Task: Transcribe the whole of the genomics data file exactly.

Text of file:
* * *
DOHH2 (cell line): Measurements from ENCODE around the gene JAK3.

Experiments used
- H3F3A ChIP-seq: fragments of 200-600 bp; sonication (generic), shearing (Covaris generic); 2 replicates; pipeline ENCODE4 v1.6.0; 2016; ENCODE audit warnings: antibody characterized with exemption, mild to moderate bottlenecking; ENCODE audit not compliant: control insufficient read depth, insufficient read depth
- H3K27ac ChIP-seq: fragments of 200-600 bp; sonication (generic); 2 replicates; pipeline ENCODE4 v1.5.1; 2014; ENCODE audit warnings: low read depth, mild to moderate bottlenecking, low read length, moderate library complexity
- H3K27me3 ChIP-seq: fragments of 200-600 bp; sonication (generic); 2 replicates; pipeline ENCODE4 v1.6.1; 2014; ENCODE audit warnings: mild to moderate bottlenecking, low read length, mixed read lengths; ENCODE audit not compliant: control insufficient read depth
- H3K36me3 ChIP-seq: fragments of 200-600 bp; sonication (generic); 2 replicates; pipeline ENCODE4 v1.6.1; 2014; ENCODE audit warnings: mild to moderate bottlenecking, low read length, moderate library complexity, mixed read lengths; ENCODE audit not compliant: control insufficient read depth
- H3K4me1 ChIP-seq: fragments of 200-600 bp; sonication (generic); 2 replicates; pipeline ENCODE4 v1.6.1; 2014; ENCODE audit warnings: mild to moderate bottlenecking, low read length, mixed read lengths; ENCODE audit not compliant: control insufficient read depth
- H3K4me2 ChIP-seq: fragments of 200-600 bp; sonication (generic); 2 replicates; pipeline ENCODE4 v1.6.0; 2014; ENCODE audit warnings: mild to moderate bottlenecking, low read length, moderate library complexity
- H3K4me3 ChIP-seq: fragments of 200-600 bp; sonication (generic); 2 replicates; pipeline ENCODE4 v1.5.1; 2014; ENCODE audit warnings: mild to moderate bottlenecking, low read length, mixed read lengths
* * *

DOHH2 (cell line): Measurements from ENCODE around the gene JAK3.

Experiments used
- H3F3A ChIP-seq: fragments of 200-600 bp; sonication (generic), shearing (Covaris generic); 2 replicates; pipeline ENCODE4 v1.6.0; 2016; ENCODE audit warnings: antibody characterized with exemption, mild to moderate bottlenecking; ENCODE audit not compliant: control insufficient read depth, insufficient read depth
- H3K27ac ChIP-seq: fragments of 200-600 bp; sonication (generic); 2 replicates; pipeline ENCODE4 v1.5.1; 2014; ENCODE audit warnings: low read depth, mild to moderate bottlenecking, low read length, moderate library complexity
- H3K27me3 ChIP-seq: fragments of 200-600 bp; sonication (generic); 2 replicates; pipeline ENCODE4 v1.6.1; 2014; ENCODE audit warnings: mild to moderate bottlenecking, low read length, mixed read lengths; ENCODE audit not compliant: control insufficient read depth
- H3K36me3 ChIP-seq: fragments of 200-600 bp; sonication (generic); 2 replicates; pipeline ENCODE4 v1.6.1; 2014; ENCODE audit warnings: mild to moderate bottlenecking, low read length, moderate library complexity, mixed read lengths; ENCODE audit not compliant: control insufficient read depth
- H3K4me1 ChIP-seq: fragments of 200-600 bp; sonication (generic); 2 replicates; pipeline ENCODE4 v1.6.1; 2014; ENCODE audit warnings: mild to moderate bottlenecking, low read length, mixed read lengths; ENCODE audit not compliant: control insufficient read depth
- H3K4me2 ChIP-seq: fragments of 200-600 bp; sonication (generic); 2 replicates; pipeline ENCODE4 v1.6.0; 2014; ENCODE audit warnings: mild to moderate bottlenecking, low read length, moderate library complexity
- H3K4me3 ChIP-seq: fragments of 200-600 bp; sonication (generic); 2 replicates; pipeline ENCODE4 v1.5.1; 2014; ENCODE audit warnings: mild to moderate bottlenecking, low read length, mixed read lengths